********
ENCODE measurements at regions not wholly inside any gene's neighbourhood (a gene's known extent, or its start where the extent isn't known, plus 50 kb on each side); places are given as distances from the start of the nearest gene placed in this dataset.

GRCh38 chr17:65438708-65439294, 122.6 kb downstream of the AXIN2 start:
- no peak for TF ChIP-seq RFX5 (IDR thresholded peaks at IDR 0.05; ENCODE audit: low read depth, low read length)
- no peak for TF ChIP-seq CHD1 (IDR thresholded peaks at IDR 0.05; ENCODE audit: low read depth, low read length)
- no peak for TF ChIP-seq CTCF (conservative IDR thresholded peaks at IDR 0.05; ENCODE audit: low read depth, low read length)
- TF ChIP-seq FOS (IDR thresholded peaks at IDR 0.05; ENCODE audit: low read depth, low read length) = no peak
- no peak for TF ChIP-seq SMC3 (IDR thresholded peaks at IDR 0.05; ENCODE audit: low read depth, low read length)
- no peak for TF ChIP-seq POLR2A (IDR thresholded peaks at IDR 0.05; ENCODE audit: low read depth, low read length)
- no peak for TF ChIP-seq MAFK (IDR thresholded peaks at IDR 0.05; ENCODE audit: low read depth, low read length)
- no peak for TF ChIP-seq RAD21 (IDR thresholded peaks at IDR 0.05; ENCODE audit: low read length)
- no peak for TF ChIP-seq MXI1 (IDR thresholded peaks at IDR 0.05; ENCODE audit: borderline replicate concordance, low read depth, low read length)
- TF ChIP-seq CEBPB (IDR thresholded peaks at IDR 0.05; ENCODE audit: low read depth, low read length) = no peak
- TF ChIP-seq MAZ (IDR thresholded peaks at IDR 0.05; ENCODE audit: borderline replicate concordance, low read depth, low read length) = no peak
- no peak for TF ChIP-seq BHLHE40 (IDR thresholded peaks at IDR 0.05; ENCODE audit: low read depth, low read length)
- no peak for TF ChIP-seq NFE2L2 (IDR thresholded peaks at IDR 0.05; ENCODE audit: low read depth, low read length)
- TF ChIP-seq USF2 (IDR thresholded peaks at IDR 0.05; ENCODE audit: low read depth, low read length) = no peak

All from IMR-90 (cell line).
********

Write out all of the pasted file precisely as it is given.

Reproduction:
ENCODE measurements at regions not wholly inside any gene's neighbourhood (a gene's known extent, or its start where the extent isn't known, plus 50 kb on each side); places are given as distances from the start of the nearest gene placed in this dataset.

GRCh38 chr17:65438708-65439294, 122.6 kb downstream of the AXIN2 start:
- no peak for TF ChIP-seq RFX5 (IDR thresholded peaks at IDR 0.05; ENCODE audit: low read depth, low read length)
- no peak for TF ChIP-seq CHD1 (IDR thresholded peaks at IDR 0.05; ENCODE audit: low read depth, low read length)
- no peak for TF ChIP-seq CTCF (conservative IDR thresholded peaks at IDR 0.05; ENCODE audit: low read depth, low read length)
- TF ChIP-seq FOS (IDR thresholded peaks at IDR 0.05; ENCODE audit: low read depth, low read length) = no peak
- no peak for TF ChIP-seq SMC3 (IDR thresholded peaks at IDR 0.05; ENCODE audit: low read depth, low read length)
- no peak for TF ChIP-seq POLR2A (IDR thresholded peaks at IDR 0.05; ENCODE audit: low read depth, low read length)
- no peak for TF ChIP-seq MAFK (IDR thresholded peaks at IDR 0.05; ENCODE audit: low read depth, low read length)
- no peak for TF ChIP-seq RAD21 (IDR thresholded peaks at IDR 0.05; ENCODE audit: low read length)
- no peak for TF ChIP-seq MXI1 (IDR thresholded peaks at IDR 0.05; ENCODE audit: borderline replicate concordance, low read depth, low read length)
- TF ChIP-seq CEBPB (IDR thresholded peaks at IDR 0.05; ENCODE audit: low read depth, low read length) = no peak
- TF ChIP-seq MAZ (IDR thresholded peaks at IDR 0.05; ENCODE audit: borderline replicate concordance, low read depth, low read length) = no peak
- no peak for TF ChIP-seq BHLHE40 (IDR thresholded peaks at IDR 0.05; ENCODE audit: low read depth, low read length)
- no peak for TF ChIP-seq NFE2L2 (IDR thresholded peaks at IDR 0.05; ENCODE audit: low read depth, low read length)
- TF ChIP-seq USF2 (IDR thresholded peaks at IDR 0.05; ENCODE audit: low read depth, low read length) = no peak

All from IMR-90 (cell line).